Using Proverbsin the English ClassroomPresented by Vera Tabureanu
DEFINITIONA proverb is a short well-knownsupposedly wise, saying, usuallyin simple language.Proverbs contain truth,common sense, experience andwisdom, and they areindisputable.
Difference between a proverband sayingProverb: a short sentence, etc., usuallyknown by many people, stating somethingcommonly experienced or giving advice or ashort popular saying, usually of ancientorigin, that expresses effectively somecommonplace truth or useful thought; .E.g. Slow and steady wins the race"A bad cause requires many words.A broken hand works, but not a brokenheart.
Saying: a well-known and wise statementmade by famous people, which often has ameaning that is different from the simplemeanings of the words it contains:What is a friend? A single soul dwelling intwo bodies.Aristotle .Try not to become a man of success, butrather try to become a man of value. - AlbertEinsteinHinduism is not a religion, its a way of life.-Swami Vivekananda
The average length ofproverbs constitutes7 words
COMMON PATTERNS OF PROVERBSBetter X than YLike X, like YNo X without YOne X doesn’t make a YIf X , then Y
PAREMIOLOGYIS THE SCIENCE STUDYINGPROVERBS
PAREMIOLOGISTS differentiate amongthe proverbial subgenresProverbs as suchProverbial expressions e.g. to bite the dustProverbial comparisons e.g. as busy as abeProverbial interrogatives e.g. Does achicken have lips?Twin formulas e.g. give and takeWellerisms e.g. ‘Each to his own,’ as thefarmer said when he kissed his cow.
PROVERBS are used tostrengthen arguments,express generalization,influence people,rationalize our own shortcomings,question behavioral patterns,satirize social evilsand make fun of ridiculous situations.Mieder
PROVERBSadvise,console,inspire,comment on events,interpret behaviourfoster attitudes, such as optimism,pessimism and humility.Nippold
USING PROVERBS IN THE CLASS HELPS TOdiversify the teaching process andmake it brighter,solve some educational problemsimprove students’-learning experience,-their language skills-their understanding of themselvesand the world.
WHEN AND WHY TO USEPROVERBS IN CLASScan be used at any stage of the lessonas warm-up activities, for presentingand/or practising lexical items andgrammar structures and practisingpronunciation.Using proverbs in class the teachercan stimulate a discussion or a debate,provide a topic for a project work oressay writing.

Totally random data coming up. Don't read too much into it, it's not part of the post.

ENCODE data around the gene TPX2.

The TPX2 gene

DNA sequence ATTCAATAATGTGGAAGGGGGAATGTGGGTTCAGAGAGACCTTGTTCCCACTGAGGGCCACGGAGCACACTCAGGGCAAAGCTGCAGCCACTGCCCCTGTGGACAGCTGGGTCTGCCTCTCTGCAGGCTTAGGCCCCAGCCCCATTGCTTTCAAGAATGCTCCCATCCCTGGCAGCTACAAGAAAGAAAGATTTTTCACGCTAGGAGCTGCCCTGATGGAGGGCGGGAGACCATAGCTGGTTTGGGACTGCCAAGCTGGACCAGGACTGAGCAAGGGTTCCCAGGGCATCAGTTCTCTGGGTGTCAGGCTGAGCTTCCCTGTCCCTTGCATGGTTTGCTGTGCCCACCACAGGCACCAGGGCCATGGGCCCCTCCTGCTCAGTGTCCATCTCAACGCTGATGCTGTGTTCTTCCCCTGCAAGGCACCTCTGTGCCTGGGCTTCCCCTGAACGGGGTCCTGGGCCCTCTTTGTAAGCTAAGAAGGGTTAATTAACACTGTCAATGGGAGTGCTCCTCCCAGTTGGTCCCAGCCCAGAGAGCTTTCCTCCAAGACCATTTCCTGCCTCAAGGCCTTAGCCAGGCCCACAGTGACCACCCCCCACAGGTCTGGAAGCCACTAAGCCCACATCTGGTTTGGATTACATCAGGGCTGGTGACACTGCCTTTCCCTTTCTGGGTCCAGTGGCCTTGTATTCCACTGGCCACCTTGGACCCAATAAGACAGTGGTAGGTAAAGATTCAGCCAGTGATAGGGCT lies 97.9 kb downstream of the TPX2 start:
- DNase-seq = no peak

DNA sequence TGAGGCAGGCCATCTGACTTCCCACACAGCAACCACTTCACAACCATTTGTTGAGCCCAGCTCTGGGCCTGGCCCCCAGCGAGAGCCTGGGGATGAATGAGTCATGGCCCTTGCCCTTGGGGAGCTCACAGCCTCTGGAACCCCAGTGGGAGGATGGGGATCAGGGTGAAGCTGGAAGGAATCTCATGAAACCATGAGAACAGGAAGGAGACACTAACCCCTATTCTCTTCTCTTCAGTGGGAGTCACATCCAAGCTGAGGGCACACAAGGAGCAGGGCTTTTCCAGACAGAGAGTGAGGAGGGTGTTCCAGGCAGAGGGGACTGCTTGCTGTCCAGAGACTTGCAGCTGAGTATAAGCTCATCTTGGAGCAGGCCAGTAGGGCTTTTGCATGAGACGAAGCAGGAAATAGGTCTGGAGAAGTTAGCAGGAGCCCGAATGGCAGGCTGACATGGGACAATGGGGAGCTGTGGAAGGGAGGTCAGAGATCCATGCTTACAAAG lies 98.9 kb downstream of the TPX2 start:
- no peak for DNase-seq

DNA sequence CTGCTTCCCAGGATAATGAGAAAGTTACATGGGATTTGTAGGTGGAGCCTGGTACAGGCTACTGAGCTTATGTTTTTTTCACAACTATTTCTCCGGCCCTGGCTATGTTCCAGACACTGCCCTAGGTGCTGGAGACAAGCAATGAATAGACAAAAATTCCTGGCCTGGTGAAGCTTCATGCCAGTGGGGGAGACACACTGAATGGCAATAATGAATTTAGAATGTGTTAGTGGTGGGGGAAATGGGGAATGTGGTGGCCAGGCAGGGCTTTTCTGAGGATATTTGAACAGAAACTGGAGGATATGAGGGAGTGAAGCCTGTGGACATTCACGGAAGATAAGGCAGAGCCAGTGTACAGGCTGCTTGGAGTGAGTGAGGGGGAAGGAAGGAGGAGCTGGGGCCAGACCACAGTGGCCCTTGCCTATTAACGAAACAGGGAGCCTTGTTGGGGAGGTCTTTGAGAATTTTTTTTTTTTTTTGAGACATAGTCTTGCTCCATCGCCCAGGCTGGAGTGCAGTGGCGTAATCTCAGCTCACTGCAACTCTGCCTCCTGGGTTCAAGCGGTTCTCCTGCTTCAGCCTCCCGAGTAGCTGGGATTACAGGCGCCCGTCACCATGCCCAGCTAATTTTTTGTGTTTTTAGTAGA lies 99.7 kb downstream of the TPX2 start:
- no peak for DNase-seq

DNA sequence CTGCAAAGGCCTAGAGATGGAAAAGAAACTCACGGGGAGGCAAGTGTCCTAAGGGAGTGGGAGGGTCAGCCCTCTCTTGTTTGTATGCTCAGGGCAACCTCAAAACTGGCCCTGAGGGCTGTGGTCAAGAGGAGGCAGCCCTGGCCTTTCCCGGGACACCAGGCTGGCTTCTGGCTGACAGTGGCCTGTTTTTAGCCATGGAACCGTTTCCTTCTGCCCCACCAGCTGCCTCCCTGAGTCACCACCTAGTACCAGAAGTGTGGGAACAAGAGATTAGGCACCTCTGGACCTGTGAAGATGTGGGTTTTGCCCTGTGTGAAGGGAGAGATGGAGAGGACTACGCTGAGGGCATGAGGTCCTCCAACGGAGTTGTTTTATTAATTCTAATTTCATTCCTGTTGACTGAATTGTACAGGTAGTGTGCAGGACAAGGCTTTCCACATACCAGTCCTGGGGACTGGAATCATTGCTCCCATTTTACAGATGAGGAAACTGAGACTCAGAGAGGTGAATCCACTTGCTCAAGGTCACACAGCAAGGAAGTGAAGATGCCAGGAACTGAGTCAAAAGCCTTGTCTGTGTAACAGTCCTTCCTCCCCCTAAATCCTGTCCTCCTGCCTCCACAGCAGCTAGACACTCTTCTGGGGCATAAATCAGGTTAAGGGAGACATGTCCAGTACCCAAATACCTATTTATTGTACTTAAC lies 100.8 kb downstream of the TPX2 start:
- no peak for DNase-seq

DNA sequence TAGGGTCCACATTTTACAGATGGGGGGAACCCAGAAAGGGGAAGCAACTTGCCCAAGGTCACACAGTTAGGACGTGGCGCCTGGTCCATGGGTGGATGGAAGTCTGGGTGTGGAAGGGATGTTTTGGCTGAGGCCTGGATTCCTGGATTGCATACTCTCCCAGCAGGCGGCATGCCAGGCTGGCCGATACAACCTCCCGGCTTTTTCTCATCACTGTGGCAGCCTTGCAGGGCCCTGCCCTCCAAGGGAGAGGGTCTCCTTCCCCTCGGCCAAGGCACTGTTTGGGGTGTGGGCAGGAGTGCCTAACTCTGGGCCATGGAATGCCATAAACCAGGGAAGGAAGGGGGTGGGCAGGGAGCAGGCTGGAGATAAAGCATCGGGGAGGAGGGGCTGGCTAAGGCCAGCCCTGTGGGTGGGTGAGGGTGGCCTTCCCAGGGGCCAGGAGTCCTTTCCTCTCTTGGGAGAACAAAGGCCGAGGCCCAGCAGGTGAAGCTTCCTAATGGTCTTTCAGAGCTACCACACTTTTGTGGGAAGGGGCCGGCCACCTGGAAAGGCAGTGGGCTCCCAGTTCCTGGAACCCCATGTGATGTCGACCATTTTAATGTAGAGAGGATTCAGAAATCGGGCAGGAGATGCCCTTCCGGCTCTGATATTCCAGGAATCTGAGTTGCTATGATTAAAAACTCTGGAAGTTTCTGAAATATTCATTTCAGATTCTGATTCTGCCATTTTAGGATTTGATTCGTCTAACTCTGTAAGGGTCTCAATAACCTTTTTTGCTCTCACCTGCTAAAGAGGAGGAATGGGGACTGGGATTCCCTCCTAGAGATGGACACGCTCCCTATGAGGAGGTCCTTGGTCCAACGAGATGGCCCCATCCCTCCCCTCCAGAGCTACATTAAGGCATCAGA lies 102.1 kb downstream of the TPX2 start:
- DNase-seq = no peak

Both the Bible and medievalLatin have played a hugerole in distributing proverbsacross Europe
Proverbs change with time andcultureSome old proverbs reflect aculture that no longer existsLet the cobbler stick to his last.New proverbs appear insteadGarbage in, garbage out,a proverb created due to ourcomputerised time..
Old proverbs are also used as socalled anti-proverbs todayNobody is perfect,is changed toNo body is perfect
Top 10 proverbs from printmedia ( 1975-2000)Enough is enoughTime will tellFirst come, first servedForgive and forgetTime is moneyHistory repeats itselfTime fliesBetter late than neverOut of sight, out of mindBoys will be boys
Many proverbs also containmetaphors.e.g. A watched pot never boilsProverbs often havemultiple meanings and aretherefore dependent oncontext.
STYLISTIC FEATURES OF PROVERBSPhoneticPractice makes perfect. - alliterationA little pot is soon hot. - rhymeSemantic and structuralMore haste , less speed -ellipsisEasy come, easy go.- parallelismThe longest way around is the shortest way home.– paradoxAll is fair on love and war- hyperboleHunger is the best cook -personification
NON-METAPHORICAL PROVERBSHonesty is the best policy
PhoneticsNothing seek, nothing find.Не that will thrive, must rise atfive.What is worth doing is worthdoing well
ModalsAll men cant be first.Beggar can never be bankrupt.Fair face may hide a foul heart.Cracked bell can never soundwell.
Activities with proverbs tobe used in class:
MATCH THE PROVERB WITH ITSMEANINGA rolling stone gathers no moss. fiend in need is a friend iA friend in need is a friend indeed.Empty vessels make the most noise.Good walls make good neighbours.As you make your bed so must you lie on it.1. You must accept the consequences of your act.2. Your relationship with your neighbours depends, among otherthings, on respecting one anothers privacy.3. Those people who have a little knowledge usually talk themost and make the greatest fuss4. A friend who helps when one is in trouble is a real friend.5. A person who never settles in one place or who often changeshis job will not succeed in life ; one who is always changing hismind will never get anything done. A
Divide one long word composed ofwords in a proverbMyhouseismycastle.Dontjudgeabookbyitscover.Helaughsbestwholaughslast.
Complete the proverbs bymatching the columns
Fill in the blanks with the optionsgiven in the brackets.All cats are _______ in the dark.(Black, blue, grey, green)A bad workman always blames his______. (shoes, tools, bosses)
Unscramble these proverbsA HTICTS IN MITE VASES NEINHETRE SI ON KOSME OTIWHTURIFE
Guess the proverb using thegiven initialsExample: R. wasnt B. in a day.Answer: Rome wasnt Built in a day.B. late than N.D. count your C. before they are H.L. before you L.
Complete the following proverbsAlls well thatAll that glittersThe early birdWhere there is a willEvery cloudA bird in handDon`t judge a book
List proverbs that you liveyour life bye.g. Handsome is whathansdome does
ROLE-PLAY THE PROVERB TO EXPLAINITS MEANINGYou cannot eat your cake and have it.Keep your mouth shut and your eyesopen.An apple a day keeps the doctor away.As you make your bed so you must lie onit.The way to a man’s heart is through hisstomach.You cannot teach old dogs new tricks.
MIME THE PROVERB SO THAT YOURCOLLEAGUES WILL GUESS ITWhen in Rome do as the Romans do.Bad news travels fast.There is no place like home.All roads lead to Rome.Time is money.A friend in need is a friend indeed.Money is the root of all evil.
DRAW THE PROVERB SO THATYOUR COLLEAGUES WILLGUESS IT